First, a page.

24 October 2017
magnetic fields, drug delivery systems, magnetic particles, nanoparticles, protocols, permanent magnets, solenoids, biomedical MRI, tumours, magnetic targeting, high magnetic field, multifunctional magnetic drug carrier, magnetic nanoparticles, chemical protocol, fabrication process, antitumour agents, passive targeting, biochemical active targeting, biophysical active targeting, permanent magnet, epirubicin, targeting protocols, electronic solenoid coil assay, magnetic resonance imaging, magnetic flux density 0.5 T to 0.8 T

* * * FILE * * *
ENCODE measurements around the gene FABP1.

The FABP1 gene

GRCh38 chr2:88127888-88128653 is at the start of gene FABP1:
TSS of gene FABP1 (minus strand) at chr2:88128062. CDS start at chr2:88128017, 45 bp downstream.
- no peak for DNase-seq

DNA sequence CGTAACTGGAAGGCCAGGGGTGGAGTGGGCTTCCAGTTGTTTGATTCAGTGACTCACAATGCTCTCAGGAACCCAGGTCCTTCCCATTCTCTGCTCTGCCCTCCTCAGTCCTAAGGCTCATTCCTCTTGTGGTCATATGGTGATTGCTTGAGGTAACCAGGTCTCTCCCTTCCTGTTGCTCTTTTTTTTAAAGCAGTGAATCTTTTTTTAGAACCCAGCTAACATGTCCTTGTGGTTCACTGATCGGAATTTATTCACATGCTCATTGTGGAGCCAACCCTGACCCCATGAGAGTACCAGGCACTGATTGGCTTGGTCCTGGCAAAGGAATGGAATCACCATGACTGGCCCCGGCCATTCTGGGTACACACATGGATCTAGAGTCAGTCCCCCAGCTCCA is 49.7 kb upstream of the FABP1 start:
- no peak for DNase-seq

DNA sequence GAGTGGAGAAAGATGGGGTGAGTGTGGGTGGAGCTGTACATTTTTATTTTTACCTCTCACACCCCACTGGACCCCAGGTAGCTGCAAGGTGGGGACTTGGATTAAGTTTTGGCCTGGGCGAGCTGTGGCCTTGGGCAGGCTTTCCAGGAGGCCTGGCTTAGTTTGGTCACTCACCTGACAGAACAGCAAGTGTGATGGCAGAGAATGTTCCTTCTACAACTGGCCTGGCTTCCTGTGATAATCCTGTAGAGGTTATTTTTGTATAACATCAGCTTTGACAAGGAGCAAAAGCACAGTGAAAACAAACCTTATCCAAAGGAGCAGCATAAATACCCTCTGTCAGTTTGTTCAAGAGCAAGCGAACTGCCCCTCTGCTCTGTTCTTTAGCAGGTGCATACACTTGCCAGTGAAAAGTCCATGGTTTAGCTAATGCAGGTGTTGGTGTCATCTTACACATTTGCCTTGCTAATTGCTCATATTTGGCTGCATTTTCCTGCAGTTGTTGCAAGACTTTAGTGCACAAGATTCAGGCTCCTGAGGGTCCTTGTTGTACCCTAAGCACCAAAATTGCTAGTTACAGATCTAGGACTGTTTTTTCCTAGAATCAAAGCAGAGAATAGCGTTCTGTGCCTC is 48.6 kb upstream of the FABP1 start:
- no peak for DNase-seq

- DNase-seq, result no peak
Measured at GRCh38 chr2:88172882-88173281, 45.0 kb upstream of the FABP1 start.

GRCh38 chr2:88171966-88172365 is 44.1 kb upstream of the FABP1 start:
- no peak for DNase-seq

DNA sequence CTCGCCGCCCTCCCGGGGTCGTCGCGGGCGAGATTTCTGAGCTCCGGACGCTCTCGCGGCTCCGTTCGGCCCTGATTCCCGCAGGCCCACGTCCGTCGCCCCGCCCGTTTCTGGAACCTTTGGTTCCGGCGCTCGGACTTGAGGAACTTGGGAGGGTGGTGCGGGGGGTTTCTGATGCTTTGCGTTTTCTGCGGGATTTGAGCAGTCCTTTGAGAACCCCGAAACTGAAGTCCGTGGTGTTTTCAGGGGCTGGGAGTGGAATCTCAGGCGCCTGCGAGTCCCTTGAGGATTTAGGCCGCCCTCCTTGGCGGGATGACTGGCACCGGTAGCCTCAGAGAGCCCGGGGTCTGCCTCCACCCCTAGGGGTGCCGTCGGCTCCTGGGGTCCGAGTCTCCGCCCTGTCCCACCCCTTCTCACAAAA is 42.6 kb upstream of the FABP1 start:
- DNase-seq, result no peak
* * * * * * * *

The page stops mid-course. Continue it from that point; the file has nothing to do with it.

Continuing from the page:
In the past few decades, the multifunctional magnetic drug carrier based on the magnetic nanoparticles and high magnetic field has been intensively researched. The magnetic drug carrier can be targeted to the tumour area not only by the chemical protocol but also by the physical one (external field). In this review, the authors first briefly discuss the fabrication process of magnetic drug carriers, which includes the synthesis of magnetic nanoparticles, fabrication of magnetic drug carriers and conjugation of anti-tumour agents. Then different targeted protocols have been summarised, including passive targeting, biochemical active targeting and biophysical active targeting namely magnetic targeting (MT). Multiple MT results both in vitro and in vivo are introduced, in which two unconventional cases are emphasised and described. The first MT clinical research with 14 peoples was performed in the last century. A 0.5–0.8 T permanent magnet was attached to the tumour area when magnetic particles conjugated with epirubicin were injected. The side effect of epirubicin had been decreased, and the four patients showed the decreasing of a tumour which proved the feasibility of MT. Different from other targeting protocols, MT needs an extra external magnetic field. So various types of MT instruments have been shown in the final part of this review, including a single strong magnetic field, homemade electronic solenoid coil assay and commercial magnetic resonance imaging.